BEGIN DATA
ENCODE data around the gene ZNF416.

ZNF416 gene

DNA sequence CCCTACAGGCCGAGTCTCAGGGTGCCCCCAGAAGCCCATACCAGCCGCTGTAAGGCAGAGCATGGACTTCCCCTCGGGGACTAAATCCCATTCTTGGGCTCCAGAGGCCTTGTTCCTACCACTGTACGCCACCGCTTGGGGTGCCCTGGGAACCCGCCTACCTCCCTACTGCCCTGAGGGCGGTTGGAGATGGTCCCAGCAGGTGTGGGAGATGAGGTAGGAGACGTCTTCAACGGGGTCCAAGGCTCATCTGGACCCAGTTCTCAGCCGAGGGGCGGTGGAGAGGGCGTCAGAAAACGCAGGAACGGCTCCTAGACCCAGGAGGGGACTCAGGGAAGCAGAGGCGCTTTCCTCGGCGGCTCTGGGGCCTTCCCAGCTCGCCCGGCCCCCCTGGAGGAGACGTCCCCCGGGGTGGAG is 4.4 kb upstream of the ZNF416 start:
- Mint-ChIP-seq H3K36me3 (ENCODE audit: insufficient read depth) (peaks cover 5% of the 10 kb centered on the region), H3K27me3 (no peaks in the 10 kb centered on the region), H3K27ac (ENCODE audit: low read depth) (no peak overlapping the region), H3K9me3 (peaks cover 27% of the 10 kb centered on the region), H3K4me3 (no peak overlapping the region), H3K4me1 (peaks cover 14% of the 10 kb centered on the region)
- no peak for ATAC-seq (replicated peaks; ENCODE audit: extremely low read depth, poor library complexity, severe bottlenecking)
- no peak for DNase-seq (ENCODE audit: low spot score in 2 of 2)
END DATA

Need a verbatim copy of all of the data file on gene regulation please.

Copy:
ENCODE data around the gene ZNF416.

ZNF416 gene

DNA sequence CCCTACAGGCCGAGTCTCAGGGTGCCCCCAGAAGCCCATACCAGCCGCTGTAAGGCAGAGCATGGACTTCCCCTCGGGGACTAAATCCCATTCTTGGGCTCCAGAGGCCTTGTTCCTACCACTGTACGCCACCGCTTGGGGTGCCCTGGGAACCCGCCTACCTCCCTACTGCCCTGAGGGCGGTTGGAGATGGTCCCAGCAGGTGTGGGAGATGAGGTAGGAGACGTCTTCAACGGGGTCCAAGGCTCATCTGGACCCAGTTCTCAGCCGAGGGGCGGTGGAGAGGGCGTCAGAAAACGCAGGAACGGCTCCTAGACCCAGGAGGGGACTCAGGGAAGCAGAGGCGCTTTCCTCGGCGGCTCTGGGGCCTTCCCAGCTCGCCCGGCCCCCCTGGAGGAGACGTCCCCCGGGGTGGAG is 4.4 kb upstream of the ZNF416 start:
- Mint-ChIP-seq H3K36me3 (ENCODE audit: insufficient read depth) (peaks cover 5% of the 10 kb centered on the region), H3K27me3 (no peaks in the 10 kb centered on the region), H3K27ac (ENCODE audit: low read depth) (no peak overlapping the region), H3K9me3 (peaks cover 27% of the 10 kb centered on the region), H3K4me3 (no peak overlapping the region), H3K4me1 (peaks cover 14% of the 10 kb centered on the region)
- no peak for ATAC-seq (replicated peaks; ENCODE audit: extremely low read depth, poor library complexity, severe bottlenecking)
- no peak for DNase-seq (ENCODE audit: low spot score in 2 of 2)